A REPORT published today has led the Shetland Shellfish Management Organisation (SSMO) to alter the areas that are closed to scallop dredging in order to conserve and protect sensitive habitats.
The SSMO originally obtained assistance from the Department of Marine Sciences and Technology to voluntarily develop and implement a spatial management plan two years ago that has since afforded ‘biogenic reefs’ formed by horse mussels, coralline maerl and eel grass protection from potential disturbance. These habitats, which are listed in the EU Habitats Directive as requiring conservation, are found in a number of locations around the biologically rich waters of Shetland. The industry-science partnership initiative that led to the closures has been praised by a number of conservation bodies since and was also fundamental in the SSMO obtaining Marine Stewardship Council accreditation for its king scallop fishery in 2012.
The NAFC Marine Centre undertook extensive acoustic and visual surveys of the original closed areas after some doubt was raised as to the validity of the data on which some areas had been based. Although some original data sources were quite dated, limited in quality or had not been validated, fishermen agreed to close areas on a precautionary basis while the complex and extensive work was undertaken. The new study has provided much more detailed information than previously available and therefore allows for more representative boundaries to be established.
Head of Marine Science and Technology at the Marine Centre, Dr Martin Robinson, said: “This was an innovative step toward responsible fisheries management at the time, and remains so still. Shetland provides a unique example of how a Regulating Order has been used to allow local fishermen to manage local resources and protect priority marine features and habitats that may be sensitive to disturbance. This type of locally driven initiative is unique to Shetland. Science and industry has worked very closely together to provide this very positive outcome, one which has been delivered through honest and open local stakeholder engagement. We now have 20 km square of sea area spread over 15 locations around Shetland closed to scallop dredging to help conserve these important features.”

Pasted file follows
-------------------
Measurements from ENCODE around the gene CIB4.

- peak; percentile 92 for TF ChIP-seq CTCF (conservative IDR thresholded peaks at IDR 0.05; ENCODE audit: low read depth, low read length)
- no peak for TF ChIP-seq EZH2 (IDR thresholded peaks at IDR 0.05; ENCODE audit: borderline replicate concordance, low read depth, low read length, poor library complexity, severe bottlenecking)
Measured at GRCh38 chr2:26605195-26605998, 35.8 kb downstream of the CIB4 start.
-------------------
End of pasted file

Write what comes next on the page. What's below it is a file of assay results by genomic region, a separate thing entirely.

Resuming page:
SSMO Chairman, Ian Walterson, added: “The Board of the SSMO were briefed on recommended changes to the boundaries of the closed areas by staff from NAFC’s Marine Science Department recently and chose to unanimously accept them based on the very detailed and clear report that they have produced.
“It is clear that a great deal of time and effort has been invested in helping the SSMO to develop an innovative and realistic spatial management framework that works towards enhancing the sustainability of our fisheries in the context of stocks, environment and the community.
“The release of the report and the rapid implementation of its recommendations comes at a time when national media attention toward scallop fishing has been less than positive; we are proud to be able to provide a more positive and pro-active example of how things can be done. We are grateful to the department for their continued support and look forward to further co-working.”